This evening I’ll be booking tickets for a trip to some digital nomad hotspots. Ian and I will be visiting Manila, Cebu, Davao, Bangkok, Chiang Mai, and possibly Hong Kong. Many of you who follow the South East Asian scene will have surely noticed the blogosphere lighting up with glowing reviews of Chiang Mai. Aside from Bangkok, which I think is badass, I’ve never been captivated by Thailand as much as it’s neighbors. That said- I’ve never even visited the North. I’m looking forward to it.
David is hanging out there for a month along with a huge crew of DCers and other bloggers. We did some comparing and contrasting on the phone today and it got me thinking about some of the downsides of Bali for digital nomads. I’m still a huge advocate for Bali, but I’d like to highlight some of the potential downsides of Bali if you are evaluating places to hang out for a few months or years!
1) You can’t run webinars or schedule important phone meetings from your internet connection.
My biggest problem with living in Bali is the cost of assuring a solid internet connection. If you wanted to drop some serious loot solving this problem, you could probably do it. Off the top of my head, I’d say it would cost you $500 to $1000 a month. It would involve getting a dedicated line with an ISP (like a call center would have) and securing a backup internet connection in case your dedicated line goes offline. A set up like that would probably work, but it would be a lot of contracts, set-up time, and other BS that nobody really wants to deal with unless they are digging in for the long haul.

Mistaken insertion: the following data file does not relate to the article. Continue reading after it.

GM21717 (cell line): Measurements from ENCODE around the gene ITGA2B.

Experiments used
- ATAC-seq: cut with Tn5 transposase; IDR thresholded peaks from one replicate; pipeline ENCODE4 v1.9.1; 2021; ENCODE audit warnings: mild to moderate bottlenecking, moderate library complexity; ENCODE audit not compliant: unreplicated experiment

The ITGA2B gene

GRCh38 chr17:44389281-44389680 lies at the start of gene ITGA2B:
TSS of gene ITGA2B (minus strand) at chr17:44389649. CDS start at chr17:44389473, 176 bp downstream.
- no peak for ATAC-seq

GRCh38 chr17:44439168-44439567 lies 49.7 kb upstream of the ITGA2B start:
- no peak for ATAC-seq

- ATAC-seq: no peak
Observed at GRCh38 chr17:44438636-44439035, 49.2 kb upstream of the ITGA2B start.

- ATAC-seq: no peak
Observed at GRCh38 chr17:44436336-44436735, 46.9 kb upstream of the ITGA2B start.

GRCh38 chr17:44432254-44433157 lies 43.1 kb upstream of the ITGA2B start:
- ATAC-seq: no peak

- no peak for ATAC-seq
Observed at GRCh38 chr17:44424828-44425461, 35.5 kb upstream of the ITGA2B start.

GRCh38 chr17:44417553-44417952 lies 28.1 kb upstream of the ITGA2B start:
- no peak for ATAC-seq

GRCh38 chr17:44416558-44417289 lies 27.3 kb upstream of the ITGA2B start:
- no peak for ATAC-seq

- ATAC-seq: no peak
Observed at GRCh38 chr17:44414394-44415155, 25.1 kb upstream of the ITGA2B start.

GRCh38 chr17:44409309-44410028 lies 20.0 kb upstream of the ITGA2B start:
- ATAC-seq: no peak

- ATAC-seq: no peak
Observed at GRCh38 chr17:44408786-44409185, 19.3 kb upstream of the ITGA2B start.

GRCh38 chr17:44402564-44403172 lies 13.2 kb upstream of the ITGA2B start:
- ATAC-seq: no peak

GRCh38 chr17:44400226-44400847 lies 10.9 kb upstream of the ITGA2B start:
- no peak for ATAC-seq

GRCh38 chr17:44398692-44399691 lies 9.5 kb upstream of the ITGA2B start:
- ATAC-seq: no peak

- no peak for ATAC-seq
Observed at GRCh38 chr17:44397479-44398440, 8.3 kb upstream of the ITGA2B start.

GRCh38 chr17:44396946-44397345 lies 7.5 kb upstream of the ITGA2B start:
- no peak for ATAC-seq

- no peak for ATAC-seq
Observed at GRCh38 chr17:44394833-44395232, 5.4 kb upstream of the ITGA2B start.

I’ve got service through Biznet, which is one of Bali’s best ISPs. That cost me just over $100 a month. My average speeds are 2MEG up and 2MEG down. So why can’t I run webinars? Good question. I’m not tech geek, but I think it has something to do with packet speed or lag or similar. Either way, it’s unavoidable (so far) and unpredictable. I’d say about 10% to 15% of my Skype sessions suffer from some kind of internet lag. I cannot predict when this will happen.
For $100 bucks a month, the stuff I can do with confidence:
- Make outbound sales calls. Since service only lags 10-15% of the time, I can ensure my service is going fast, and dial away.